Motorists in the United States drove a total of 3.1 trillion miles in 2015, roaring past the previous record of 3 trillion miles set in 2007, according to federal estimates.
For those of you keeping an eye on the odometer, that’s the equivalent of about 757,000 trips along every inch of the nation’s 4.1 million miles of roadways.
The record total includes passenger vehicle, bus and truck travel, according to the Federal Highway Administration. More than 264 billion miles were driven in December 2015 as Congress passed and President Barack Obama signed the Fixing America’s Surface Transportation (FAST) Act, which provides $286 billion for roads, bridges and transit over the next five years.
The volume of traffic on the nation’s roadways affects more than just daily commuters. Trucks are considered the lifeblood of the U.S. freight system, moving most of the nation’s goods by tonnage and value, federal statistics show.
The previous record for miles driven in a year was set before the Great Recession slammed the brakes on the U.S. economy, with unemployment and less disposable income for vacations reducing annual mileage. Gas prices also spiked to more than $4 per gallon during that time, although they have recently dropped to 10-year lows.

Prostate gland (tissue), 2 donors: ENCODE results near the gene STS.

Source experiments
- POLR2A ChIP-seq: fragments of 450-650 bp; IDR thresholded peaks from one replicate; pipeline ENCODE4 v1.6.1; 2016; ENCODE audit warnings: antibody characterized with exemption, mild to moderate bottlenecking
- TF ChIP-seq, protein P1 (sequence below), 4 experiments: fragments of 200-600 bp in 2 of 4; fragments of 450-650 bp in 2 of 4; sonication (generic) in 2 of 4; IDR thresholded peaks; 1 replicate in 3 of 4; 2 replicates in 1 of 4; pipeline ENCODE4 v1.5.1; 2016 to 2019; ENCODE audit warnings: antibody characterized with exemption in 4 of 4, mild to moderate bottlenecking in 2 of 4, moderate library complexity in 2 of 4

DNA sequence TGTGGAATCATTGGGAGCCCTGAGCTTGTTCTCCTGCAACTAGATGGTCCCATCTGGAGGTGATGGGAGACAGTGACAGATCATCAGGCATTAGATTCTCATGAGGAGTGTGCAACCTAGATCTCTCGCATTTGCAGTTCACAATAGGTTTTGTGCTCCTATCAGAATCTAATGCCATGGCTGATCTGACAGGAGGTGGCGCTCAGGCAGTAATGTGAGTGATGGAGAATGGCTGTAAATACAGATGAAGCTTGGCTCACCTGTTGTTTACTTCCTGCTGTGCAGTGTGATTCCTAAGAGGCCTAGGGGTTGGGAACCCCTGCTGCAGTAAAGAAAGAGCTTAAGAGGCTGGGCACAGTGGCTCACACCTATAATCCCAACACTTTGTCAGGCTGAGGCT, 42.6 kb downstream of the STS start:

There were nearly 256 million vehicles on the road as of 2013, according to the most recent data available from the U.S. Department of Transportation’s Bureau of Transportation Statistics. Fifty years ago, there were about 75 million vehicles on U.S. roads.
December 2015 traffic volume increased in all five major geographic areas of the nation compared to the last month of 2014: up 6.9% in the West; 3% in the South-Gulf, North-Central and North-East; and 4.4% in the South-Atlantic.
California’s 11.3% unadjusted mileage increase in December 2015 compared to December 2014 left the rest of the nation in its dust, outpacing second place Hawaii at 7.2% and Arkansas at 6.2%. States showing year-over-year mileage decreases were Connecticut, Iowa, North Dakota, Oklahoma and Wyoming, plus the District of Columbia.
Despite the mileage record, per capita vehicle miles traveled, a measure of how much people drive, began declining in 2006 and has not picked up even as the economy has recovered from the Great Recession, according to the Department of Transportation’s 2015 Beyond Traffic trends report.
But the 316-page analysis also notes that “traffic congestion remains high, particularly in large urban areas.” It estimates the average motorist in urban areas spends the equivalent of five vacation days each year delayed by traffic.
And the gridlock is likely to get much worse with commercial truck shipments projected to jump by 43% by 2045 as the population grows by 70 million people, the report estimates. Despite the FAST Act, the nation needs more investment in roads, bridges and other infrastructure, the Department of Transportation reports.